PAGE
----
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McCullough v. Commissioner of Social Security

United States District Court, M.D. Florida, Tampa Division

July 30, 2018

KENYA MCCULLOUGH, Plaintiff,
v.
COMMISSIONER OF SOCIAL SECURITY, Defendant.

          OPINION AND ORDER

          MAC R. MCCOY, UNITED STATES MAGISTRATE JUDGE.

         Before the Court is Plaintiff Kenya McCullough's Complaint, filed on May 9, 2017. (Doc. 1). Plaintiff seeks judicial review of the final decision of the Commissioner of the Social Security Administration (“SSA”) denying her claim for a period of disability and disability insurance benefits. The Commissioner filed the Transcript of the proceedings (hereinafter referred to as “Tr.” followed by the appropriate page number), and the parties filed their joint legal memorandum in support of their positions. For the reasons set out herein, the decision of the Commissioner is REVERSED and REMANDED pursuant to § 205(g) of the Social Security Act, 42 U.S.C. § 405(g).

         I. Social Security Act Eligibility, the ALJ Decision, and Standard of Review

         A. Eligibility

         The law defines disability as the inability to do any substantial gainful activity by reason of any medically determinable physical or mental impairment that can be expected to result in death or that has lasted or can be expected to last for a continuous period of not less than twelve months. 42 U.S.C. §§ 416(i), 423(d)(1)(A), 1382c(a)(3)(A); 20 C.F.R. §§ 404.1505, 416.905. The impairment must be severe, making the claimant unable to do her previous work or any other substantial gainful activity that exists in the national economy. 42 U.S.C. §§ 423(d)(2), 1382c(a)(3); 20 C.F.R. §§ 404.1505 - 404.1511, 416.905 - 416.911. Plaintiff bears the burden of persuasion through step four, while the burden shifts to the Commissioner at step five. Bowen v. Yuckert, 482 U.S. 137, 146 n.5 (1987).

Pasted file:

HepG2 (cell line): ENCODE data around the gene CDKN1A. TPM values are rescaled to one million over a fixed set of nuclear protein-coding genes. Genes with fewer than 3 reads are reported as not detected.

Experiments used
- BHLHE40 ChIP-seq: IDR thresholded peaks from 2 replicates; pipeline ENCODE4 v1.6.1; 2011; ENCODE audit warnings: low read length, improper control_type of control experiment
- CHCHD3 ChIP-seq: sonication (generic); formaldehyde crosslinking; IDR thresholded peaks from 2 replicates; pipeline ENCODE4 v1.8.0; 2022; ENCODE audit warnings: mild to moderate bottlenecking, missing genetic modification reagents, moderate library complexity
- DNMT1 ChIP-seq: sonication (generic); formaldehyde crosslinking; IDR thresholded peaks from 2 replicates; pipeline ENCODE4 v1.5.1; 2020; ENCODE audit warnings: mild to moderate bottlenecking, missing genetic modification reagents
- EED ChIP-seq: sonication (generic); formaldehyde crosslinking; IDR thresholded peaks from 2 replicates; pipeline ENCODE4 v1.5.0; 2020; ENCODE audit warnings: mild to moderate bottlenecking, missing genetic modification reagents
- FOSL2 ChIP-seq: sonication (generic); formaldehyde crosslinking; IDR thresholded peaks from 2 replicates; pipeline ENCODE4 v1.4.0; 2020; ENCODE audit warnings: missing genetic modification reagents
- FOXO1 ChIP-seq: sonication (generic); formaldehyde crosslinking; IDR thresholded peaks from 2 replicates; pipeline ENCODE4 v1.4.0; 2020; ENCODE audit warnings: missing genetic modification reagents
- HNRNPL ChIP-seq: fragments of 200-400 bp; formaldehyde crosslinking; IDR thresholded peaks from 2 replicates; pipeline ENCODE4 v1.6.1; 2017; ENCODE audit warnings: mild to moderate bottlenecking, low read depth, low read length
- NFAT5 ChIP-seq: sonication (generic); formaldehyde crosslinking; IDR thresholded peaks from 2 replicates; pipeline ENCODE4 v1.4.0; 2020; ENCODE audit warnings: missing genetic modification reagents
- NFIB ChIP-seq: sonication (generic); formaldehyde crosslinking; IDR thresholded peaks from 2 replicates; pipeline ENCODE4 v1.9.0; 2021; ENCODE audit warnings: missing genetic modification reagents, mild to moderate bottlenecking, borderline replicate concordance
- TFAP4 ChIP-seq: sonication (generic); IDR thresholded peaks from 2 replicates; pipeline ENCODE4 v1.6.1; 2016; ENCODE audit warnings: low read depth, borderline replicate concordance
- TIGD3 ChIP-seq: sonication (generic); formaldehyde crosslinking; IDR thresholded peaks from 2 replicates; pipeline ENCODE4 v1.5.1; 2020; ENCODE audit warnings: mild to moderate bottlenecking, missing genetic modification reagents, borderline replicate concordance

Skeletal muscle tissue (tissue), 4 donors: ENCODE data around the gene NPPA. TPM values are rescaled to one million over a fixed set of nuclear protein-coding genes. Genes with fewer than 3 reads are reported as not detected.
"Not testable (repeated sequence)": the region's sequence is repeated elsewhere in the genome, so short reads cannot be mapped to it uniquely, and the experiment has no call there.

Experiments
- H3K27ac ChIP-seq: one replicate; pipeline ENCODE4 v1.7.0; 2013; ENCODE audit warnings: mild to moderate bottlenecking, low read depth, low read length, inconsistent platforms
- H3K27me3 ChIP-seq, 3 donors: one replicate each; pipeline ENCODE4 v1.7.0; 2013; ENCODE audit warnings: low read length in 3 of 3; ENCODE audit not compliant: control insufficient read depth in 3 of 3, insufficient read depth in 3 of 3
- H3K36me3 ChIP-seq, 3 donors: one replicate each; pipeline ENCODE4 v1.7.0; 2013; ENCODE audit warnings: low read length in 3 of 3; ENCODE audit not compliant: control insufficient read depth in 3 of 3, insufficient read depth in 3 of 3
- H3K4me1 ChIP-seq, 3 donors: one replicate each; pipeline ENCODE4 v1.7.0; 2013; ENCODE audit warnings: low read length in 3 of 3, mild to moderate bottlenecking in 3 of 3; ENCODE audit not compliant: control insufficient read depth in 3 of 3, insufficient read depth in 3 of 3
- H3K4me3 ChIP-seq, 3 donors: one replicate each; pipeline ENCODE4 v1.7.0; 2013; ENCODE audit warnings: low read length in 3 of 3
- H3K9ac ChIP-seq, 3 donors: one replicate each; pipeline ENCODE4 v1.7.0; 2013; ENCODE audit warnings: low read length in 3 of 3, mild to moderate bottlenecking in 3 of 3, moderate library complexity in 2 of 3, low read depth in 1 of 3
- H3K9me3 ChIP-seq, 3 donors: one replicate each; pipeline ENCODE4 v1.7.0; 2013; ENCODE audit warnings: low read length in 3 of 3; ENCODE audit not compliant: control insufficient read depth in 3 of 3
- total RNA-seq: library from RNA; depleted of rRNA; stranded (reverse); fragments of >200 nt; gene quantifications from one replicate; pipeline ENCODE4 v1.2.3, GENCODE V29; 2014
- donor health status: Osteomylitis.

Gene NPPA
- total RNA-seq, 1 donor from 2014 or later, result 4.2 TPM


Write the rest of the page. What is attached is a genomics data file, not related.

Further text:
B. Procedural History

         On February 4, 2014, Plaintiff filed an application for disability insurance benefits. (Tr. at 85, 171-72). Plaintiff asserted an onset date of January 1, 2009. (Id. at 171). Plaintiff's application was denied initially on April 3, 2014 and on reconsideration on June 25, 2014. (Id. at 85, 94). Administrative Law Judge Daniel A. Piloseno, Jr. (“ALJ”) held a hearing on March 30, 2016. (Id. at 54-77). The ALJ issued an unfavorable decision on April 29, 2016. (Id. at 39-48). The ALJ found Plaintiff not to be under a disability from January 1, 2009, the alleged onset date, through March 31, 2014, the date last insured. (Id. at 48).

         On March 8, 2017, the Appeals Council denied Plaintiff's request for review. (Id. at 1-6). Plaintiff filed a Complaint (Doc. 1) in the United States District Court on May 9, 2017. This case is ripe for review. The parties consented to proceed before a United States Magistrate Judge for all proceedings. (See Doc. 15).

         C. Summary of the ALJ's Decision